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Old 05-21-2022, 01:41 PM   #1
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Brake fluid flush

I’m gonna flush my brake fluid. For those that have done it, how much fluid might I expect to use?
2001 Alpine 36 mdds
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Old 05-21-2022, 01:54 PM   #2
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If you plan on completely changing/flushing the brake fluid I use and least 1 Gallon. On my 2001 I first drain the master cylinder divorced reservoir by disconnecting the line at the bottom than refilling with fresh fluid and I start my Flush. Right front wheel first since it is the longest line from master cylinder. Remember the brake lines go to the rear of the coach where the ABS modulator is located and returns to the front of the coach. The brake lines for the front calibers are at least 40 feet long and the rears are about 30 feet long to the caliber.
Dave Fernandez
2001, 38ft FDDS, 350 ISC, Tow 2004 Yukon
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Old 05-21-2022, 03:58 PM   #3
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I used three quarts of DOT4 when I replaced all four dual piston calipers. (and all brake pads, rotors, hoses etc) As Dave said, drain the reservoir first. If you have the two piston floating calipers now is a good time to disassemble and lube the caliper slides. Not a huge job, just bigger stuff.
2000 Alpine 36 FDS #74058
04 Jeep Wrangler TJ
"On the road to find out..."
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Old 05-21-2022, 05:31 PM   #4
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Here is how the brake system lays out:

I used 4 32 oz (1 gallon) bottles of brake fluid.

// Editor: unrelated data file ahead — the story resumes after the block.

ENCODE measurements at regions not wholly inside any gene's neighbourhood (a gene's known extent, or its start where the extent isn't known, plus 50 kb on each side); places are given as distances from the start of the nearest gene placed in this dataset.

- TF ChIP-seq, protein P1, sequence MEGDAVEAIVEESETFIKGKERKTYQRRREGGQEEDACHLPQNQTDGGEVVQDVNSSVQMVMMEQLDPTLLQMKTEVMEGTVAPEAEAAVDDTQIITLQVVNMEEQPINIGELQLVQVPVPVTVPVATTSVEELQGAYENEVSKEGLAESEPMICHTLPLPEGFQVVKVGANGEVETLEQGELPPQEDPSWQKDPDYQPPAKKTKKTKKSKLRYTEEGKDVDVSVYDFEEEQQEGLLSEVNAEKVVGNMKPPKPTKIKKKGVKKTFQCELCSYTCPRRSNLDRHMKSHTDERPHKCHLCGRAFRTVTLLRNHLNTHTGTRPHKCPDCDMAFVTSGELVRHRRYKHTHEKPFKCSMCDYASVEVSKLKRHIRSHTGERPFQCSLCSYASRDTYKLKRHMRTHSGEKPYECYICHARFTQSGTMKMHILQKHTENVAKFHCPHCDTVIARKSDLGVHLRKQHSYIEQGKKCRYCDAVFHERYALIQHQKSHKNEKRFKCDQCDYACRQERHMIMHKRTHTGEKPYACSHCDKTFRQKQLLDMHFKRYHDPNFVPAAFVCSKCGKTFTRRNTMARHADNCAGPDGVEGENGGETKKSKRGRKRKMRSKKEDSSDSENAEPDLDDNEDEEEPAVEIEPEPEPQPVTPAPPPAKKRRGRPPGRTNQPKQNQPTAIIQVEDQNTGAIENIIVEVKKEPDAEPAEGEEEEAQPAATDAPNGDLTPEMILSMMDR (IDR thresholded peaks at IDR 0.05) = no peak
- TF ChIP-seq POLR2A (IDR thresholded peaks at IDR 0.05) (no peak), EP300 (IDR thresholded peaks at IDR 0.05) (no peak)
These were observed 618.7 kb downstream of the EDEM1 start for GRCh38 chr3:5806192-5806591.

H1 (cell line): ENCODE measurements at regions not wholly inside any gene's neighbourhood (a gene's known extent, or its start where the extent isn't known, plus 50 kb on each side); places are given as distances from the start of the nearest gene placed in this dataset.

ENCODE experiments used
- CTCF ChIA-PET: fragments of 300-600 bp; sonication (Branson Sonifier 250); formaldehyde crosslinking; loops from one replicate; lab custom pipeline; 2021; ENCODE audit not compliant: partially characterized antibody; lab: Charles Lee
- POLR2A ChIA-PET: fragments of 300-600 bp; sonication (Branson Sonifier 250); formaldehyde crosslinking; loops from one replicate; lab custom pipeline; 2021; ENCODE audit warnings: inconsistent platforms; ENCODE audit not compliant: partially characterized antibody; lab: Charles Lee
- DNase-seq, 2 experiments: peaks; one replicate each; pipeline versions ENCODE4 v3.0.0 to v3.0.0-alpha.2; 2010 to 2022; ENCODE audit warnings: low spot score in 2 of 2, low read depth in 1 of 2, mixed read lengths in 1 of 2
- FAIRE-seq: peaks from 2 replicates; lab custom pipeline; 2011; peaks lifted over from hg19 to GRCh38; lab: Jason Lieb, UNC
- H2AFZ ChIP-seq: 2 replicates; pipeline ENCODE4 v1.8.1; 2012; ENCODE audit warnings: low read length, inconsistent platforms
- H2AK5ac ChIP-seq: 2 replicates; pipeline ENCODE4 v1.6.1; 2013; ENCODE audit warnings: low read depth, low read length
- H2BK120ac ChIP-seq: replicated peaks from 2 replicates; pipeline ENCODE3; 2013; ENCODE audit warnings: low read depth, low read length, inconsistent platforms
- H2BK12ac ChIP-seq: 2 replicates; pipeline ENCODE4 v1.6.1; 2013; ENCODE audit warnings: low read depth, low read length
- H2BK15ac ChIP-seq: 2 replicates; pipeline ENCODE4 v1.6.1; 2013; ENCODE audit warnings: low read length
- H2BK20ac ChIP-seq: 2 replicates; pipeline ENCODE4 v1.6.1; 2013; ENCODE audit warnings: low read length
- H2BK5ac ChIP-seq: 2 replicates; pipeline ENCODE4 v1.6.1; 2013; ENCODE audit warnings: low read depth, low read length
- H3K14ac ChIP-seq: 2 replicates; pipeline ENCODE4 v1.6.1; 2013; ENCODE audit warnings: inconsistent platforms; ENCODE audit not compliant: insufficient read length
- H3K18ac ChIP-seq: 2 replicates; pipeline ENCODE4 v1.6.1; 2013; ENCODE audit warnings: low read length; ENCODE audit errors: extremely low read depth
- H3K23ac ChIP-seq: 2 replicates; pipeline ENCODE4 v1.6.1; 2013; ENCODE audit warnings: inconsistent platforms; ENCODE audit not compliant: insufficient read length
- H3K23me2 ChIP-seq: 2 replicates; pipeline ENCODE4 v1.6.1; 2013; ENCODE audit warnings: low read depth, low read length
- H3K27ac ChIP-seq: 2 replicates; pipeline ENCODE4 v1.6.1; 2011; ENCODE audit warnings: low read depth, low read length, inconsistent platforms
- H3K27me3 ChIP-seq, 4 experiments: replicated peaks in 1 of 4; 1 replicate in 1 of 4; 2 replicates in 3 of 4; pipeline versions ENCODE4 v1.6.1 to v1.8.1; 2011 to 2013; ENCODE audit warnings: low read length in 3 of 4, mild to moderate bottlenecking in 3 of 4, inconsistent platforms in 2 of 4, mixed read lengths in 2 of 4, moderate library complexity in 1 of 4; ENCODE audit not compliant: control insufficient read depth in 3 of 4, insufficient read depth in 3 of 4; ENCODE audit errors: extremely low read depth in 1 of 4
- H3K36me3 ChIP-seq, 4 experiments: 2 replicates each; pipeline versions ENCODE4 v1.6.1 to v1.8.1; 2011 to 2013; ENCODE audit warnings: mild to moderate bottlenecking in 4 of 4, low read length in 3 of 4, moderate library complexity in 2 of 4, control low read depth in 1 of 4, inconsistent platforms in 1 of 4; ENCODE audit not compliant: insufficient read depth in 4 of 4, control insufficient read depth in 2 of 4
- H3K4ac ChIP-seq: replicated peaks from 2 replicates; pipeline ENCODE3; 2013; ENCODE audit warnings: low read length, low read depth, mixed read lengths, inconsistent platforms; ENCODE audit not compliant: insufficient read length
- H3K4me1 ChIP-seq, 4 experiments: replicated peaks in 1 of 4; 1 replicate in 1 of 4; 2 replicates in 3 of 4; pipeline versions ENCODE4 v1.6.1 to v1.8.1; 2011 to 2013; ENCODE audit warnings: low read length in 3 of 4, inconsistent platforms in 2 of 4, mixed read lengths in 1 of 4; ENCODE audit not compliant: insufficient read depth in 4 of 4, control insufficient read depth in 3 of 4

I have a tool to suck out the old brake fluid from the reservoir.

It takes a full bottle plus a little to fill the reservoir with fresh fluid.

I used a Motive Products Power bleeder to force in the new fluid. I bought this because I normally do not have a helper. It works, but the process is slow. Order the kit with the Chrysler Cap. As a bonus, it fits my Jeep too.

You need to get your coach up a little to be comfortable under the coach. I use 2 layers of 2x12 board under each wheel. I also put the jacks down. I do NOT bleed the air out of the bags before I lower the jacks.

Given the layout of the brake lines, I don't think it matters much which wheel you do first. You do need to run more fluid through the first wheel you do to clear the line to the ABS modulator as well as the line to your brake caliper. I did the passenger rear first and used nearly a full bottle of brake fluid there. I did the driver's rear next and only used 1/2 a bottle of brake fluid. I did the passenger front next and then the driver's front. I used 3/4 of a bottle on each wheel. I find it difficult to tell when the fresh fluid is coming through by color. The old fluid is darker when I start, but the color change is gradual. Like I said, the power bleeder is slow. The best thing about it is you are less likely to run the fluid low in the reservoir using the power bleeder.

If you are using a partner to help bleed the brakes, be advised that it takes some leg power to push the pedal down when the engine is off.

There is a "modern" method for bleeding brakes, different than what I learned when I was a boy. Do not pump the brake pedal. Have your helper push on the pedal, open the bleeder so the pedal goes to the floor, close the bleeder, release the pedal. If you are using this method, check the reservoir frequently. I'd be most comfortable if I had a second helper to watch the brake fluid reservoir while bleeding the brakes.
2001 Alpine Coach 38/8
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Old 05-21-2022, 06:21 PM   #5
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Thanks, guys.
2001 Alpine 36 mdds
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Old 05-22-2022, 06:32 AM   #6
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I have 2 sets of 4 piston rebuilt calipers for sale. I got extras when I did my brake job and didn't need them. Very heavy to ship. Live in central Illinois.
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brake, fluid

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